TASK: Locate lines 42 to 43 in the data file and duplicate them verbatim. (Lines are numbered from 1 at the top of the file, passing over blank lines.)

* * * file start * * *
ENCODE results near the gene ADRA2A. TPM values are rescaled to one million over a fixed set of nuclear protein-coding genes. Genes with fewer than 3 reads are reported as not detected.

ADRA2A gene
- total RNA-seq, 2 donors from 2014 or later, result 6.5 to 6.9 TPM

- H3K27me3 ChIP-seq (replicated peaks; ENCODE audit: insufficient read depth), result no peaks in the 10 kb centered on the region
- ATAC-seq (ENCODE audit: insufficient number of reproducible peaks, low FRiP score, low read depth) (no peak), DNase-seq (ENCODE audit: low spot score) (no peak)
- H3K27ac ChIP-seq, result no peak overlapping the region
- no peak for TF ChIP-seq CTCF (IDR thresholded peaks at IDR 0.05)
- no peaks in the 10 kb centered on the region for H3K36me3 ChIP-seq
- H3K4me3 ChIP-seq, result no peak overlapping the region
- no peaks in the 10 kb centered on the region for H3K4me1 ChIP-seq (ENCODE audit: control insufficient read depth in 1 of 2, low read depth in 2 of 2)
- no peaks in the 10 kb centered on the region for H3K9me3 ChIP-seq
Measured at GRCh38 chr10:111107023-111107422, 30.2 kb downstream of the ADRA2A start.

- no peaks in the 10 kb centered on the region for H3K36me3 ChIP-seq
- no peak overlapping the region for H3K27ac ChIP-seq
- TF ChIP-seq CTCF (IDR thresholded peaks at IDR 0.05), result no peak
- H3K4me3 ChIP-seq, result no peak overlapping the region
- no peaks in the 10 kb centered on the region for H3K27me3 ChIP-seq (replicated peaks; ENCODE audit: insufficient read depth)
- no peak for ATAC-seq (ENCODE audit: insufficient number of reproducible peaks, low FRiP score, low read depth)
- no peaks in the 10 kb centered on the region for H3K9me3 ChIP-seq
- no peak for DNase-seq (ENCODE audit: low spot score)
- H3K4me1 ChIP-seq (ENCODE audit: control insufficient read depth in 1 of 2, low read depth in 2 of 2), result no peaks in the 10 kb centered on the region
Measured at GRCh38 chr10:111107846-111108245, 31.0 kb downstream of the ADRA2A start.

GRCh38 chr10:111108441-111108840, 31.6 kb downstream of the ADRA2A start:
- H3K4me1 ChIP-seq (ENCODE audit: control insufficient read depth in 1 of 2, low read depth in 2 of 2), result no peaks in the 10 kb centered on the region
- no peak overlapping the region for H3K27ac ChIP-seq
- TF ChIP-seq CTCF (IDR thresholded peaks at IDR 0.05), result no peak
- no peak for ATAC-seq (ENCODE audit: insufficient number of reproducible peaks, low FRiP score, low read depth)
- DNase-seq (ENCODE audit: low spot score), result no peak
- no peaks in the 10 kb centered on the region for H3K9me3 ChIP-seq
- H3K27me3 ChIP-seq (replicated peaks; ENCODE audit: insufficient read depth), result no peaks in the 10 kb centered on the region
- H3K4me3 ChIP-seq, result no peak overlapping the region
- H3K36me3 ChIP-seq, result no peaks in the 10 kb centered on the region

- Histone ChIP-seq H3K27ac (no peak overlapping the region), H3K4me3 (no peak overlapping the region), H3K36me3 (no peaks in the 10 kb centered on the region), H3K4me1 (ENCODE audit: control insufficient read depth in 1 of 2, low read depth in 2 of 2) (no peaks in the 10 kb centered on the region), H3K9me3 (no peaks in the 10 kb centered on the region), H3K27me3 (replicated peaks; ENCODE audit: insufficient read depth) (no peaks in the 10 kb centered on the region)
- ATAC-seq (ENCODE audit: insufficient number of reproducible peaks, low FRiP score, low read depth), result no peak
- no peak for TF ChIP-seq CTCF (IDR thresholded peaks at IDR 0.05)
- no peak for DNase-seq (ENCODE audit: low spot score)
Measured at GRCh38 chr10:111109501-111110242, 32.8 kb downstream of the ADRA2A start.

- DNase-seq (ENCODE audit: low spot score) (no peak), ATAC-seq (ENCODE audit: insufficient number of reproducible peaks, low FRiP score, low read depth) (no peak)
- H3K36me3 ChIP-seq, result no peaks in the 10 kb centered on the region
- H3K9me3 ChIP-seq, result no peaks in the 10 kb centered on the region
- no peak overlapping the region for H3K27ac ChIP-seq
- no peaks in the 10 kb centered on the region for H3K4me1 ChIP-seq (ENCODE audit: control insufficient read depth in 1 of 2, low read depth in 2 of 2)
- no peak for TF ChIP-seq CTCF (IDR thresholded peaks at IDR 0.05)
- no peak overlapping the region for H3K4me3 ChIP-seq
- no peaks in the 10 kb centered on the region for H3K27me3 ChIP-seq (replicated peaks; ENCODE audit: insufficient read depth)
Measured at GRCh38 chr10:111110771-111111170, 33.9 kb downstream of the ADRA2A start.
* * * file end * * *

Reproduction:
- no peaks in the 10 kb centered on the region for H3K4me1 ChIP-seq (ENCODE audit: control insufficient read depth in 1 of 2, low read depth in 2 of 2)
- no peak for TF ChIP-seq CTCF (IDR thresholded peaks at IDR 0.05)